"We really worked hard today for him because we know how hard he works for us, so this was like our way of giving back to him for all he does for us,'' said junior guard Grace Stant, who has committed to Villanova. "You never get, 'Good job' for playing hard because you always have to play hard or else you won't play."

The most gratifying aspect for Sourlis is the fact that several former players and even parents of former players made the trip to Holmdel on Friday to congratulate him on a rare milestone.

"I can't tell you how many phone calls and texts I got in the last few days from former players and coaches,'' Sourlis said. "I'm so lucky. That's why this number is where it is - because of them."

Caitlin Hyduke, who starred at guard on the 2006 Bulldogs team that reached the TOC, sat right behind the bench on Friday night to watch her former coach make history. Hyduke had her career at Harvard cut short because of a major knee injury, but is now working to complete her degree at Columbia Law School.

"He's a great guy and a great role model,'' Hyduke said. "I still talk to him often about how everything is going. I knew he was getting his 600th win, so I wanted to come support him. It's great now that I can joke around with him, and he can't make me run sprints or suicides if I talk back."

Hyduke also joked that Sourlis, who turns 51 next month, isn't quite as intense as he was during her tenure with the Bulldogs.

"To see him as he gets older, I tell him all the time, 'You're getting too soft,''' Hyduke said.

"She's right,'' Sourlis said. "I'm also older, so I don't have the energy. I couldn't coach her anyway. She was a pain in the ass."

Players who used to have to endure Sourlis's wrath for not giving maximum effort or not executing properly can now bust his chops as adults because they know the bond that comes from playing at Rumson.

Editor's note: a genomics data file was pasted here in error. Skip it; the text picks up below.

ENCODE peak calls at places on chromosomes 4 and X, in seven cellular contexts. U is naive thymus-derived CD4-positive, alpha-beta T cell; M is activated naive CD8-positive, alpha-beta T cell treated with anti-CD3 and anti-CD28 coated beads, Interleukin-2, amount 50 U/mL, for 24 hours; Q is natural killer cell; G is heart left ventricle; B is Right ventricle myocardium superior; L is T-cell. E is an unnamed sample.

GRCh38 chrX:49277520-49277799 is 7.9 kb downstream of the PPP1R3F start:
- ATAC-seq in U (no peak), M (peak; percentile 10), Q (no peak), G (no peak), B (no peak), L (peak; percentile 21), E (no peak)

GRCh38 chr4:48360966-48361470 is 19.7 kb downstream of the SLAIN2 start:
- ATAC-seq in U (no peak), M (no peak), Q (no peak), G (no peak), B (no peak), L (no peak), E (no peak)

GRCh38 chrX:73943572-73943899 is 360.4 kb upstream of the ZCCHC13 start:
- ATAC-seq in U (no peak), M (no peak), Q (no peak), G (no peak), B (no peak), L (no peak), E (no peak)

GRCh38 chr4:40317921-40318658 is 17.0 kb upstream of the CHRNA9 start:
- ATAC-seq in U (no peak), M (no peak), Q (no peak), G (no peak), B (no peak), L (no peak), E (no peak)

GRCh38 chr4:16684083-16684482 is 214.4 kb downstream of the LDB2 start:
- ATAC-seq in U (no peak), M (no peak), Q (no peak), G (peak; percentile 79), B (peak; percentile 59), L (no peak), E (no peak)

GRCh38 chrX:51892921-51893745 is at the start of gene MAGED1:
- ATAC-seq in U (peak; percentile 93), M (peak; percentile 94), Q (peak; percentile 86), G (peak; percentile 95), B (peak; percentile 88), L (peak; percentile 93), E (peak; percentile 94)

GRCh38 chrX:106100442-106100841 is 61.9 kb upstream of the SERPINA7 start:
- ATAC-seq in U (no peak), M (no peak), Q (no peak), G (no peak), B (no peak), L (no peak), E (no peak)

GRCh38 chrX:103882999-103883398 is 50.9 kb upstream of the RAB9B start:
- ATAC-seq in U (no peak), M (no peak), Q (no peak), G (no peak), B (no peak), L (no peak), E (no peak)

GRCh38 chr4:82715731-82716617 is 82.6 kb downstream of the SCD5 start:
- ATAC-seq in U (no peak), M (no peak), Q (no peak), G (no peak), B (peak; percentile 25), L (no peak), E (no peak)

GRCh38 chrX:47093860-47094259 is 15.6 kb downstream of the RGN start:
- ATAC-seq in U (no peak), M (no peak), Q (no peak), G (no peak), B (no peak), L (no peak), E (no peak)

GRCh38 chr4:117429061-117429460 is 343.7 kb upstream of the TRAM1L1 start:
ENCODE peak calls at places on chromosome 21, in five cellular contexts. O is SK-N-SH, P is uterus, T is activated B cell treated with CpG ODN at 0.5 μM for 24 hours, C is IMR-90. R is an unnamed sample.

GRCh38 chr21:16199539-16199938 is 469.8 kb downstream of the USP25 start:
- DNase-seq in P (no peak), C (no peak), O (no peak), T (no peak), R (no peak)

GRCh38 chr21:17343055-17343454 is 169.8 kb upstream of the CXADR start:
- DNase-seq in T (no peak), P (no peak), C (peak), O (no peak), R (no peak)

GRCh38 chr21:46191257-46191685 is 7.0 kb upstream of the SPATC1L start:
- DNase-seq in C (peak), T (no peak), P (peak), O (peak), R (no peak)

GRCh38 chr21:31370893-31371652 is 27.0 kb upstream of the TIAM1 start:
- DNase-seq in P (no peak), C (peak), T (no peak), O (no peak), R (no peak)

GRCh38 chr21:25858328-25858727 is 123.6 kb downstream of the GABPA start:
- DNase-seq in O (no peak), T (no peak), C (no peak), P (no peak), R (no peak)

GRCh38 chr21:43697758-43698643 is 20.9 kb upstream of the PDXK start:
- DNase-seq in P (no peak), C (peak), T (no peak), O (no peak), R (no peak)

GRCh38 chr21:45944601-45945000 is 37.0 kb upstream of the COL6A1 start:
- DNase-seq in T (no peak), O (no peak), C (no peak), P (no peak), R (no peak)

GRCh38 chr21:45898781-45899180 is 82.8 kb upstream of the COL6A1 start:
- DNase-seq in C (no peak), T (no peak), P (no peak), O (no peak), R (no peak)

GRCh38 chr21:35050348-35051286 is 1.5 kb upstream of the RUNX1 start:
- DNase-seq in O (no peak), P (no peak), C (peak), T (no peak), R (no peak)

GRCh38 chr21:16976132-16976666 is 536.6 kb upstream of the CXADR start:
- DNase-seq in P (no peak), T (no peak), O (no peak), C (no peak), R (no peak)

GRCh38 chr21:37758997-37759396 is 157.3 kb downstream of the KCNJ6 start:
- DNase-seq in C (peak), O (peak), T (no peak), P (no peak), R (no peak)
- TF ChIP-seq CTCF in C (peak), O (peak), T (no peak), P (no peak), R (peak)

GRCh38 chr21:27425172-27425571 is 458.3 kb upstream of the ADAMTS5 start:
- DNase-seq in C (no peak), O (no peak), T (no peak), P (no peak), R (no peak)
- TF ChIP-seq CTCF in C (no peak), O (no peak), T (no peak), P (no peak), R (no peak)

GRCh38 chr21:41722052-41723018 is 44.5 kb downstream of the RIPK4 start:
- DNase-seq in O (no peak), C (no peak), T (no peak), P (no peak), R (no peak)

"He really cares about everyone that played for him, which I think is something that helps distinguish him from other coaches,'' Hyduke said. "He's constantly texting me asking how are things going. The hours he would put in are just crazy and his memory is unbelievable. He'll say, 'Remember that game nine years ago, four minutes left..' It makes you realize how much he cares about everyone on this team, and I think that's what makes him so special. He was great to play for. I miss it."

"This win is for all those kids that gave me everything in practice every day and are now my friends,'' Sourlis said.

Many of them even still return from college to play on their old court again during the summer.

"When we do our summer workouts and they all come back and scrimmage against us, it's just really nice to see how much they still like it and how much they still like being around (the program),'' Stant said. "It's so fun when they come back."

Sourlis soaked in all of that camaraderie on Friday night, as one living piece of his coaching history after another emerged from the stands to give him a hug or a handshake. He gripped his wife and children tight, alternating between smiles and melancholy while sorting through a landmark victory and the loss of a friend and peer.

"My heart is just broken for Kathy's family and everyone at Southern,'' he said. "(Getting 600 wins) is a bittersweet thing tonight when you put it in perspective."